It is possible that such a system would not meet the full expectations of any one of the theories I have examined but I think it does a good job at meeting the combined expectations of them all. I do not personally agree with all aspects of Emanuel‟s system. For example, I do not think everyone should be required to purchase health care with the voucher. Rather, they should be able to choose to simply not use it with the knowledge that it could not be used for anything else. In this way, we give everyone the ability to be free and independent and it is their own responsibility to take the steps of using such ability to become free and independent. Ripstein clearly would disagree with this claim because he requires everyone to be independent and so must force all of us to use our ability to achieve such freedom. Although I do not think this difference would make much of a change in Emanuel‟s health plan, I think it would have important implications for other aspects of society. In regards specifically to health care though, if each of the four philosophers can compromise on Emanuel‟s proposed system, I can do so as well.
Books: Bodenheimer, Thomas, and Kevin Grumbach. Understanding Health Policy. New York: McGraw-Hill Companies, 2009. Daniels, Norman. Just Health Care. Cambridge: Cambridge University Press, 1985. Daniels, Norman. Justice and Justification. Cambridge: Cambridge University Press, 1996. Emanuel, Ezekiel. Healthcare, Guaranteed. New York: PublicAffairs Books, 2008. Friedman, Milton. Free to Choose. New York: Harcourt Brace Jovanovich, 1980. Nozick, Robert. Anarchy, State, and Utopia. New York: Basic Books, 1974. Rawls, John. A Theory of Justice. Cambridge: The Belknap Press, 1971. Ripstein, Arthur. Force and Freedom. Cambridge: Harvard University Press, 2009. Ripstein, Arthur. Roads to Freedom. University of Toronto: Not Published. Sen, Amartya. Development as Freedom. New York: Alfred A. Knopf, 1999. Sen, Amartya. Idea of Justice. Cambridge: The Belknap Press, 2009.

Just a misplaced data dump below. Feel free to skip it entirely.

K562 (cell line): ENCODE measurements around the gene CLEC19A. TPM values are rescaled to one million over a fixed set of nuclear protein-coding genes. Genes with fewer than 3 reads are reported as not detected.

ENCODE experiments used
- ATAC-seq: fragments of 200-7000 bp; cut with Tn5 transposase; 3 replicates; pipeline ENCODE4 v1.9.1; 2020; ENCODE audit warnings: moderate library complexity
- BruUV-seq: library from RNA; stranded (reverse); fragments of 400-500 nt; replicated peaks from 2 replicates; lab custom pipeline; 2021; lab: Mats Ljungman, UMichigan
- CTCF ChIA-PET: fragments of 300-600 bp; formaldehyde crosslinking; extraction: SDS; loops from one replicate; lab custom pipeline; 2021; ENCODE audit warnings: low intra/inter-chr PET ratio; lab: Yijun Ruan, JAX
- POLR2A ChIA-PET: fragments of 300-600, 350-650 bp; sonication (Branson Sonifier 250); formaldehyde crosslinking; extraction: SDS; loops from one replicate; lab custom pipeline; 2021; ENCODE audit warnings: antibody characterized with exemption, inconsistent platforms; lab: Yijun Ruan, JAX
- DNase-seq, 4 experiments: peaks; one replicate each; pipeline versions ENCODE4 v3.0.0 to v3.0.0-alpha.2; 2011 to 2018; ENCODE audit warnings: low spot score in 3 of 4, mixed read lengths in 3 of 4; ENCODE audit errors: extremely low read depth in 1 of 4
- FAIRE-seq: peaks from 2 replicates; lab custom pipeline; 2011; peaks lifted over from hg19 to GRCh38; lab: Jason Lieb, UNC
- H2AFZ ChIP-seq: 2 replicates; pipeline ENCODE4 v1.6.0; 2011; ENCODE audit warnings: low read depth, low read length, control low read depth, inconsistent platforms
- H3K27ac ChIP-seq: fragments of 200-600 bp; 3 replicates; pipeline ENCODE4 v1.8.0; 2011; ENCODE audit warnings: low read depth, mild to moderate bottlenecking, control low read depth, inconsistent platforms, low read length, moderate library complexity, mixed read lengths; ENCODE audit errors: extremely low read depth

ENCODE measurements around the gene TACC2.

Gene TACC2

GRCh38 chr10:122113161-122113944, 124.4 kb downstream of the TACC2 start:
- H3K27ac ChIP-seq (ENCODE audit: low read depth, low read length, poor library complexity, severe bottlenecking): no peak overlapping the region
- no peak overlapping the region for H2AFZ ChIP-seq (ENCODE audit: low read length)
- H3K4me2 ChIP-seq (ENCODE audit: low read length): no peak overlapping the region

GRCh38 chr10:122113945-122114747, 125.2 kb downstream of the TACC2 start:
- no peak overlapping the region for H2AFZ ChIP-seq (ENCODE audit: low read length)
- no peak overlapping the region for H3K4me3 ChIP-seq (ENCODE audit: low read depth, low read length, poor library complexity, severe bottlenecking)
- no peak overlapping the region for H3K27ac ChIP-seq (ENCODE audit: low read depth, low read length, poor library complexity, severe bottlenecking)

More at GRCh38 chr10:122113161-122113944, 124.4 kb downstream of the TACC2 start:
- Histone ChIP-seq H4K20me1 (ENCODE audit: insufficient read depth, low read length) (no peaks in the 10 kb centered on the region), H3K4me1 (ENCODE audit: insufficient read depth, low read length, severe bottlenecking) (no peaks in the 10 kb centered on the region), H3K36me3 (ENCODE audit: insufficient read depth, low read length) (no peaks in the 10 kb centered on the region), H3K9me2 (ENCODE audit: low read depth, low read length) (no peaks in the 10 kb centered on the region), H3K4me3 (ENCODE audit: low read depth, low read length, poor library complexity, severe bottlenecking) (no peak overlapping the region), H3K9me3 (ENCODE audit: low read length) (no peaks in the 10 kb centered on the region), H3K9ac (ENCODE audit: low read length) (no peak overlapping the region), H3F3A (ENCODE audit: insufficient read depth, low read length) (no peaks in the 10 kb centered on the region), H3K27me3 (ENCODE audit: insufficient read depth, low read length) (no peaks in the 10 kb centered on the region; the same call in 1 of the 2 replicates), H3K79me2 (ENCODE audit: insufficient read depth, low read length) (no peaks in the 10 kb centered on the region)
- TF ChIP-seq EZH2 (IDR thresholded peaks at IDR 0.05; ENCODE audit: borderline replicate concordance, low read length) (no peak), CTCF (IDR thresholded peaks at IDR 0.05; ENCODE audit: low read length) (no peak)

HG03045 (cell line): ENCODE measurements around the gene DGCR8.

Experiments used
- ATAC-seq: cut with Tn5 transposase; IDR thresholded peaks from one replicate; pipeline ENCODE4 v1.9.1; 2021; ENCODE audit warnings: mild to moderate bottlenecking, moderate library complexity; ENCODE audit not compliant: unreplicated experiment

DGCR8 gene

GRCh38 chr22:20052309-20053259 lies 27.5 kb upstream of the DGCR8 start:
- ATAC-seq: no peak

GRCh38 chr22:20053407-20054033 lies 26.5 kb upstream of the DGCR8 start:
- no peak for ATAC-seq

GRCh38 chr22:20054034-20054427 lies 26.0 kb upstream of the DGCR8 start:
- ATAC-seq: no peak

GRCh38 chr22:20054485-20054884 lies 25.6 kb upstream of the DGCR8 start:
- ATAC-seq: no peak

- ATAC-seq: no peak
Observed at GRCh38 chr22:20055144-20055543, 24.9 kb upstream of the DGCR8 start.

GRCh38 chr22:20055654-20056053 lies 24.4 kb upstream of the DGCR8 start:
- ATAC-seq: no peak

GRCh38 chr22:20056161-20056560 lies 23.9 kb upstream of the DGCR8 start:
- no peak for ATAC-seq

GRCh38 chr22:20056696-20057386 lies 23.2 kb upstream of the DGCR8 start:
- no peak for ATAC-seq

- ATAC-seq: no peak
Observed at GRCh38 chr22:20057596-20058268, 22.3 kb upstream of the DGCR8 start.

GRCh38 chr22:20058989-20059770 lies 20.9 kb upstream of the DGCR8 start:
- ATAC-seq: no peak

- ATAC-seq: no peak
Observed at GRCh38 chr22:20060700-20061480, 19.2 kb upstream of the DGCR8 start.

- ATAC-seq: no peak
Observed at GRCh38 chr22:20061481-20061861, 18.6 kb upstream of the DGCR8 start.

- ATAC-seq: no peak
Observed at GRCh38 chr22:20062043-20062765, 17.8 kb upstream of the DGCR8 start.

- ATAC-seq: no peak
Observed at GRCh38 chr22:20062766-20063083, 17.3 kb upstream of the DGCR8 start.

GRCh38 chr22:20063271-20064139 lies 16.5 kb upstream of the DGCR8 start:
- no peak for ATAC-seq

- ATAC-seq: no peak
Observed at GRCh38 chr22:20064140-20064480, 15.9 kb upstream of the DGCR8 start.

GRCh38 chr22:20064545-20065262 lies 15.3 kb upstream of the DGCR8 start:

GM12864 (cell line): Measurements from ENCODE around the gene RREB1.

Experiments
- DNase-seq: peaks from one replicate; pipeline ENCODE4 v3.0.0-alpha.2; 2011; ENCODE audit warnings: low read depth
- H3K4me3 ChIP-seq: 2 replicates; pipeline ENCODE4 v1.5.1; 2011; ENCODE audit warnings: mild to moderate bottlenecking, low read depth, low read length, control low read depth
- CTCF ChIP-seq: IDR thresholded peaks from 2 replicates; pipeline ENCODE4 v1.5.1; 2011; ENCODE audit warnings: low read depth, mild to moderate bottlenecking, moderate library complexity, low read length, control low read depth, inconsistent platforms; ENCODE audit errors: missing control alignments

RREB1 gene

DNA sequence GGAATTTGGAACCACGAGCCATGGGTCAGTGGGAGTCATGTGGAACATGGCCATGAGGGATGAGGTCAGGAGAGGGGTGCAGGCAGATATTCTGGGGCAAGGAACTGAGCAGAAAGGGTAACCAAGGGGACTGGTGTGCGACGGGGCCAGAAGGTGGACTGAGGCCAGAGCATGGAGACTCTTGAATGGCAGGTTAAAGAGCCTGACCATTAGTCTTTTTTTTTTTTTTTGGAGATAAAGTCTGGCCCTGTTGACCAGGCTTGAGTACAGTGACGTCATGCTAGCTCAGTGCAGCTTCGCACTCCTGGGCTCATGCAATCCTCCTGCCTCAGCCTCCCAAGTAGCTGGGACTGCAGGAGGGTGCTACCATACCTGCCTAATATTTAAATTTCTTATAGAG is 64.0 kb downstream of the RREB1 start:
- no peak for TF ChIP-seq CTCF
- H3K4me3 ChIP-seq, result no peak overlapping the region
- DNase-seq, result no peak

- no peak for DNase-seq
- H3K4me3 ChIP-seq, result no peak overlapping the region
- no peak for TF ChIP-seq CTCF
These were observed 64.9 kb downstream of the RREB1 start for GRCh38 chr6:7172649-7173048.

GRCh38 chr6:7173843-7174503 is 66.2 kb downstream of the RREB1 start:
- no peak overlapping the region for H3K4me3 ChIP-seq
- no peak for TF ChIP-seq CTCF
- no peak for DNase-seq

Articles: Buchanan, Allen. “The Right to a Decent Minimum of Health Care.” Philosophy & Public Affairs (pp. 55-78) 13, No. 1 (Winter, 1984), http://www.jstor.org/stable/2265199?origin=JSTOR-on-page (accessed JanuaryApril 2011). Daniels, Norman. “Fair Equality of Opportunity and Decent Minimums: A Reply to Buchanan.” Philosophy & Public Affairs (pp. 106-110) 14, No. 1 (Winter, 1985), http://www.jstor.org/stable/view/2265240 (accessed January-April 2011). Daniels, Norman. “Health-Care Needs and Distributive Justice.” Philosophy & Public Affairs (pp. 146-179) 10, No. 2 (Spring, 1981), http://www.jstor.org/stable/view/2264976?&Search=yes&searchUri=%2Faction %2FdoBasicSearch%3Ffilter%3Djid%3A10.2307%2Fj100428%26Query%3Dda niels%26acc%3Don%26Search.x%3D0%26Search.y%3D0%26wc%3Don (accessed January-April 2011). Emanuel, Ezekiel, and Victor Fuchs. “A Comprehensive Cure: Universal Health Care Vouchers.” The Hamilton Project (2007).